Because he’s black, he can assault the Sufficiency of Scripture with his charismaticism. Because he’s black, he can assault conservative Southern Baptist values like being pro-life. Because he’s black, he can assault Complementarianism and promote feminism. Because he’s black, Albert Mohler will pick up the phone and coddle him (how many other random Baptist pastors could expect Albert Mohler to answer the phone for their call?).

Being black in the Southern Baptist Convention allows Ron Burns (Thabiti Anyabwile), Eric Mason, Curtis Woods, Jarvis Williams, and Dwight McKissic to terrorize the denomination with their incessant vitue-signaling harassment that always drives the denomination to the left, not the right.

The claim here is so precise that it must be faced head on. Would Al Mohler have picked up the phone if McKissic were white? Would we care enough about who these people are if they were white?

No Ango pastor could remain in good relationship with their local association, state convention, of national denomination and espouse the views and doctrinal compromises as these black men.

Do people like Matthew Hall stop short of the other names mentioned. Hall’s viral video on being a self-proclaimed racist not as extreme as what the other’s teach? That would take a lot of comparison, but it seems as though the answer is yes.

So instead of following Scripture and not judging someone by the color of their skin (Galatians 3:28), Southern Baptist leaders have bent over backwards to accommodate the liberalism of black Cominterns who have invade our churches to take it captive with their vain philosophies (Colossians 2:8).

As someone who writes discernment pieces, I can tell you the one I get the most flak for is Mike Todd who has the Prosperity Gospel and a nod to the New Apostolic Reformation in his church’s faith statement. How much more obvious could it be, yet still people insist he is a true teacher. Is it because he’s black? This is a question I have contemplated for some time. Certain black teachers have a cultish devotion. Mike Todd and TD Jakes, and the late James Cone, all have this going on for them where it’s racist to denounce them.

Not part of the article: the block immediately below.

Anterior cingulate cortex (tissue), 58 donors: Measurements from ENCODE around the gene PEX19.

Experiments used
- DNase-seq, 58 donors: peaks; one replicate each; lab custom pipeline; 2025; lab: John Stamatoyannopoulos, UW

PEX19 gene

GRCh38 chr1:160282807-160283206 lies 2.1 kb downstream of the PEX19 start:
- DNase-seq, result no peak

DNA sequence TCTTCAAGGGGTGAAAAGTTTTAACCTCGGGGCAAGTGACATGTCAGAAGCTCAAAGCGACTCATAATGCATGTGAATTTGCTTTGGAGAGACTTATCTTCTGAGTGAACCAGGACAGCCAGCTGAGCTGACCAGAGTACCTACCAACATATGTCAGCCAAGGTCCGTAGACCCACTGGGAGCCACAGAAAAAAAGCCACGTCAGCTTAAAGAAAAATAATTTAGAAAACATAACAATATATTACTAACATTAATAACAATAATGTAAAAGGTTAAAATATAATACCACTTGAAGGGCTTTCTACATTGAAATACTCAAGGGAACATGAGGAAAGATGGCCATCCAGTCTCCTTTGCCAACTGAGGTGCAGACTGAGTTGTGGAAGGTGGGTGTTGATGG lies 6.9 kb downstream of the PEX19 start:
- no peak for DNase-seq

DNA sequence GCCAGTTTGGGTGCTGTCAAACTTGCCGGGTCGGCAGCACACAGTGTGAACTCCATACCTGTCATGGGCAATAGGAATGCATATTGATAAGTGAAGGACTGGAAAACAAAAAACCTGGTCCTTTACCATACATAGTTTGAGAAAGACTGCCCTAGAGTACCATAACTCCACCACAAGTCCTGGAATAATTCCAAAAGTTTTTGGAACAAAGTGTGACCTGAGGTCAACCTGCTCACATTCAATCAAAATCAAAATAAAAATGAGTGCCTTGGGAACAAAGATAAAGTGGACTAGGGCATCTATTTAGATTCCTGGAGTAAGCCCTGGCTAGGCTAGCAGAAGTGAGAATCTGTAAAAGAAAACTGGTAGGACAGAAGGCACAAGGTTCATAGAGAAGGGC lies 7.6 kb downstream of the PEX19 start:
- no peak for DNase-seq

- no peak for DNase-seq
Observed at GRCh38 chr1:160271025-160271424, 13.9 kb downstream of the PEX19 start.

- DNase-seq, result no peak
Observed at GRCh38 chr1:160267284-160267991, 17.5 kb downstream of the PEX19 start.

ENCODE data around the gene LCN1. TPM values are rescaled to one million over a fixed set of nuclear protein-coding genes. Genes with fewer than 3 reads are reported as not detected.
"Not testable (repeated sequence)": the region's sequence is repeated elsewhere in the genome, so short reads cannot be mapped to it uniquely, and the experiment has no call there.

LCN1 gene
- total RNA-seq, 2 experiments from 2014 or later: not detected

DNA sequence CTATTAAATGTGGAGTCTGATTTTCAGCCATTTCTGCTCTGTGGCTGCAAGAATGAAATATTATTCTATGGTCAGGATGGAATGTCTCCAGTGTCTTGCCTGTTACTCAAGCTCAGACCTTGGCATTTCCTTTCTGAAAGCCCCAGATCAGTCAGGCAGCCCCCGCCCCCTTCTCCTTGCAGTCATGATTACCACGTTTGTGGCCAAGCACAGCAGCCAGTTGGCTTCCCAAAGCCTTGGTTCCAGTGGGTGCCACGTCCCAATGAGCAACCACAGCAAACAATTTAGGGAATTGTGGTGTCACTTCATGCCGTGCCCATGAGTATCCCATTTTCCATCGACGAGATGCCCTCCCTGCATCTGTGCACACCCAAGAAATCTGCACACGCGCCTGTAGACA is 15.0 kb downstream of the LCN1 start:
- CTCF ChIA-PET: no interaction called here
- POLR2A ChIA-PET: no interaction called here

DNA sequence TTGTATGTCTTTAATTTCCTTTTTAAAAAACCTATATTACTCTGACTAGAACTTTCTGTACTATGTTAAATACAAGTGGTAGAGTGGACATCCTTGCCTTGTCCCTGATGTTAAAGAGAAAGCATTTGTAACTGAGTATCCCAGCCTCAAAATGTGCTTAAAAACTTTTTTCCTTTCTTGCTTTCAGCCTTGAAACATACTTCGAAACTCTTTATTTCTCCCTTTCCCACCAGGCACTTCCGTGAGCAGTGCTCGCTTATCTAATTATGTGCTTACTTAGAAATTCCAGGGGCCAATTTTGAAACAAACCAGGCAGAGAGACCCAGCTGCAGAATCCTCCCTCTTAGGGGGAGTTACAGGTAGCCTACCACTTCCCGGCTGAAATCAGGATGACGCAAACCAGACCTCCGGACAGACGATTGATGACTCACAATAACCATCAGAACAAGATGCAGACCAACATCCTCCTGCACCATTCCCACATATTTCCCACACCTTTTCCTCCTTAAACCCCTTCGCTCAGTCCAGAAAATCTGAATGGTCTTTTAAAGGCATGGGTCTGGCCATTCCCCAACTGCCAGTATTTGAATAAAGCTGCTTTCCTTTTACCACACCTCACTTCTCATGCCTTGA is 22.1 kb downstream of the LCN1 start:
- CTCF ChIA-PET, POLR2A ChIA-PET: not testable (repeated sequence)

In contrast, no one really cared when I wrote about Priscilla Shirer and Dharius Daniels, neither of which I said was a false teacher, but gave a high warning about. I do not know (nor care) if Steven Furtick is black but that verdict was not near as “unliked” as the one on Todd.

At the same time the white people that I got the most pushback for writing about were Chris Hodges and Craig Groeschel, of two of America’s largest churches. From my experience, there are other factors at play then race, but I completely see what Protestia is getting at. White people hate being called a racist so much that white Christians refrain from calling out black false teachers. I’ve seen this with calling out Mike Todd.

In every single conceivable way, white people are equal with black people. There is one race, and in Christ, there is one chosen people for God’s possession. When the evangelical community forgets that – or buys into the Marxist Critical Theory and the concepts of White Guilt, White Privilege, or White Fragility – we will end up with the least qualified men possible to lead our institutions just because of the color of their skin.

Albert Mohler and the woke Social Justice gang, in the promotion of sub-quality and subversive leftist ideologues only because they are black men, are committing sins even worse than the Convention’s slave-holding founders, Boyce, Manly, and Broadus. At these forbears of our faith weren’t both racist and patronizing at the same time.

In the end there is one question that needs answering: does the Southern Baptist Convention hold black people to a lower standard of doctrine, which is the soft bigotry of low expectations as well as the sin of partiality? Or does the Southern Baptist Convention have no real doctrinal standards at all and black false teachers merely expose this fact? Both of these could be true but which comes first.

Overall, I think Protestia did a fantastic job starting meaningful a conversation on race, which takes actual courage since white people are discouraged from tackling these topics. And this also goes to show how naming names and citing evidence is necessary for though provoking content.